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Sun 15 Apr 2012 02:19 PM

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UAB wants to double balance sheet in 5 years, eyes expansion

Sharjah-based lender wants to grow in Abu Dhabi and boost its retail division

UAB wants to double balance sheet in 5 years, eyes expansion
“We are now working with consultants McKinsey and Co on a plan to double our asset value.”

United Arab Bank (UAB) is planning to double its balance sheet in the next five years, with six new branches planned for the UAE by the end of 2012, its founder and chairman has said.

The Sharjah-based firm is focusing on boosting its retail lending division, as well as its presence in the UAE capital as part of its immediate growth strategy, Sheikh Faisal Bin Sultan Bin Salem Al Qassimi said.

“We are now working with consultants McKinsey and Co on a plan to double our asset value,” he told Arabian Business in an interview.

“We currently have 14 branches including our new Airport Road branch in Abu Dhabi which opens this month, but by the end of this year, we’ll have about 20. Basically we want to cover all of the emirates. Abu Dhabi is going to be a major growth area for us, with three new branches planned for Reem island, Al Raha Beach and Khalidiya.

“We’re also opening another in Jebel Ali in Dubai and have a new one coming up in Sharjah for our new corporate head quarters.”

The bank’s ultimate aim is to provide UAE-wide coverage he said, with a “significant budget” allocated for expansion. It is waiting on guidance from McKinsey about where additional branches might be needed.

“The bank is also becoming more aggressive in its expansion when it comes to the retail sector,” Sheikh Faisal added. “We want to grow our commercial business as well as our retail business, but commercial is something we have been doing for many years; retail is a relatively new vertical for us.”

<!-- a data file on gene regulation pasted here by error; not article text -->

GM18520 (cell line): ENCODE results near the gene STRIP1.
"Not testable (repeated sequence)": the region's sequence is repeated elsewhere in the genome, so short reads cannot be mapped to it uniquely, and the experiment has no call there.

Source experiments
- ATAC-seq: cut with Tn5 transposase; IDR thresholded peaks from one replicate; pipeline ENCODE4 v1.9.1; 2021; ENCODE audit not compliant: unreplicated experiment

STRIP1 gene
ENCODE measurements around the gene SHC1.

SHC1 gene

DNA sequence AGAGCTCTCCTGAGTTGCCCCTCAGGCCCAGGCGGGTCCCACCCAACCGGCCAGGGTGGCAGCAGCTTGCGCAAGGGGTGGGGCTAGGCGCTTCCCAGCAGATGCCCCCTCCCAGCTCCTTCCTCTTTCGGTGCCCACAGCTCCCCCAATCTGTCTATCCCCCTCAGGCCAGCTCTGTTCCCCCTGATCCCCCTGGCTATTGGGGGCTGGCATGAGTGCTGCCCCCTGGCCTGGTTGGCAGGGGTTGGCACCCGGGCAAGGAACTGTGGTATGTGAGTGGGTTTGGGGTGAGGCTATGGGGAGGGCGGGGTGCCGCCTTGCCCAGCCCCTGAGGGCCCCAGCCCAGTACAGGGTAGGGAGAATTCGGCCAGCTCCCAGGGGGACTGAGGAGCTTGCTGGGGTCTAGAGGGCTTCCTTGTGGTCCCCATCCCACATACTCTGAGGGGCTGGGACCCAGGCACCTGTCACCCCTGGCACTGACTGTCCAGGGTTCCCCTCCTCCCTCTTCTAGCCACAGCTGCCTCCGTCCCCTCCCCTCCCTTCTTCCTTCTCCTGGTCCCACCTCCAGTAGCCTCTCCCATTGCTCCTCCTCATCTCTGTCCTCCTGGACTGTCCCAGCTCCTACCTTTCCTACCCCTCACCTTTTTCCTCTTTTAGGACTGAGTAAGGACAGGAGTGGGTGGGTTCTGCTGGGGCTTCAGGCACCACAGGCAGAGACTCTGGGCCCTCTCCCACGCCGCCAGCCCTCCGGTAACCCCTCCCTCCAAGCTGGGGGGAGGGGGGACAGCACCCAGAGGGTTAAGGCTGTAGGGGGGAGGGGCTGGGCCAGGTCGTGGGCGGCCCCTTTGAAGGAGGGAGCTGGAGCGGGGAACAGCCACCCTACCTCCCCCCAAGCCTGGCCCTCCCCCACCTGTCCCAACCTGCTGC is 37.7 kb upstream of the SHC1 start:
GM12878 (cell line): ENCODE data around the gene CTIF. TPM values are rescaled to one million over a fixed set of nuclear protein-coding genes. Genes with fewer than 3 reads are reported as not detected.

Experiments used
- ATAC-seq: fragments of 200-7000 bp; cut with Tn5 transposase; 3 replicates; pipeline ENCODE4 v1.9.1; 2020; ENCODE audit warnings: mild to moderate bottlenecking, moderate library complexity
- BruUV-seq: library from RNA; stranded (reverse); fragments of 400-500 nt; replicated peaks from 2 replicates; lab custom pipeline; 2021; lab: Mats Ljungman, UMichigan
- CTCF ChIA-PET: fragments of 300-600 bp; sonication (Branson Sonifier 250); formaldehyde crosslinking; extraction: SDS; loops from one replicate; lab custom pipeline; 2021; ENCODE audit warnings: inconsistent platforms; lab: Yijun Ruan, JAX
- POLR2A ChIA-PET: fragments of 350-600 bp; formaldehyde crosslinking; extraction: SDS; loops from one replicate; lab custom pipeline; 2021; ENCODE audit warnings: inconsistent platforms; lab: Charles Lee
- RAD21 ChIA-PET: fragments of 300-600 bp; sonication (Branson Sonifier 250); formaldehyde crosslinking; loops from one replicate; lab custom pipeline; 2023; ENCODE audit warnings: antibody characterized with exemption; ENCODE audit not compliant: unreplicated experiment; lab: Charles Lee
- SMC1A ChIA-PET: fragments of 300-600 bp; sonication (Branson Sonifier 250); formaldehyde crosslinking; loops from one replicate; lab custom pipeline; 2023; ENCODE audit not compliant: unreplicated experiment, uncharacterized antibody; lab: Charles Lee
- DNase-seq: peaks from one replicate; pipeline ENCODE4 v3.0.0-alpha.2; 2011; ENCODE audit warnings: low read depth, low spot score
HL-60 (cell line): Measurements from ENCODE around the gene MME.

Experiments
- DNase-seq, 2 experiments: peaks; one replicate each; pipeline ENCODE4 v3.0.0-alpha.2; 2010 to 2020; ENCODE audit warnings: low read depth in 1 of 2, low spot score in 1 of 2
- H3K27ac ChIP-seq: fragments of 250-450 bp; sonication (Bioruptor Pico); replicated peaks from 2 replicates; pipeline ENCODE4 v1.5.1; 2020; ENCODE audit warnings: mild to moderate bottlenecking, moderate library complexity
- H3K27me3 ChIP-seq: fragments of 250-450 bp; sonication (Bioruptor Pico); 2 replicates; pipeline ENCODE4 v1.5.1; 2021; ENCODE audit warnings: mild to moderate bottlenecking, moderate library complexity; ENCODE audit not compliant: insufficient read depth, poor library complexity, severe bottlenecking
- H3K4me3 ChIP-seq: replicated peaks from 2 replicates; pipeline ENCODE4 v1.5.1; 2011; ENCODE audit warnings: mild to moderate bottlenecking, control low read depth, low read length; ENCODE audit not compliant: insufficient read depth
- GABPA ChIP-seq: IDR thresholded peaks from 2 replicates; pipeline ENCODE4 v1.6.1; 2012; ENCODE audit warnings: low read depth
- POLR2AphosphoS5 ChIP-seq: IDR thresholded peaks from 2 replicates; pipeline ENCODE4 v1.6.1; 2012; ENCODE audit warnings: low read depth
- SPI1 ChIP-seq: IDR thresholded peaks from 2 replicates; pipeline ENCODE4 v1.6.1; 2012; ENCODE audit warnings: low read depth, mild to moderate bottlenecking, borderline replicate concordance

UAB was set up in 1975 as a joint venture between a group of UAE nationals and French international financial conglomerate, Société Générale (SG).

The 37-year old company initially planned to serve Emirati business people and selected expatriates, but gradually strayed from its original goals with UAE nationals accounting for less than 3 percent of its customers three years ago.

In 2007, the Commercial Bank of Qatar (CBQ) acquired a 40 percent stake in the firm in the place of Société Générale, encouraging the bank to re-evaluate its position.

It has since embarked on a “transformation programme” in a bid to boost its number of Emirati clients and diversify its offerings, establishing an Islamic banking unit and separate wealth management service. 

Sheikh Faisal said the bank was in a good position to grow due to its history of more conservative lending practices.

In 2011, it recorded a net profit of AED330m (US$90m) and had the lowest ratio of non-performing loans in the industry, at 1.6 percent.

“When we began the bank we didn’t want to take risks, so we didn’t go into sectors like real estate. We were very satisfied to have slow growth and less profit,” he said.

“So in the last year the bank’s spirits have been really good.”

Speaking about plans for the wider Gulf, he said the firm was focusing on the UAE in the short term but could consider regional expansion in the future.

“We want to ensure that we have ultimate coverage in the UAE before we look at expanding,” he added.

“Our arm in Qatar already gives us reach in Oman as it is a shareholder in the National Bank of Oman.

“But we’re not ruling out expanding to other Gulf countries. It will depend on the results of the study by McKinsey. Maybe we could start by looking at one country.”

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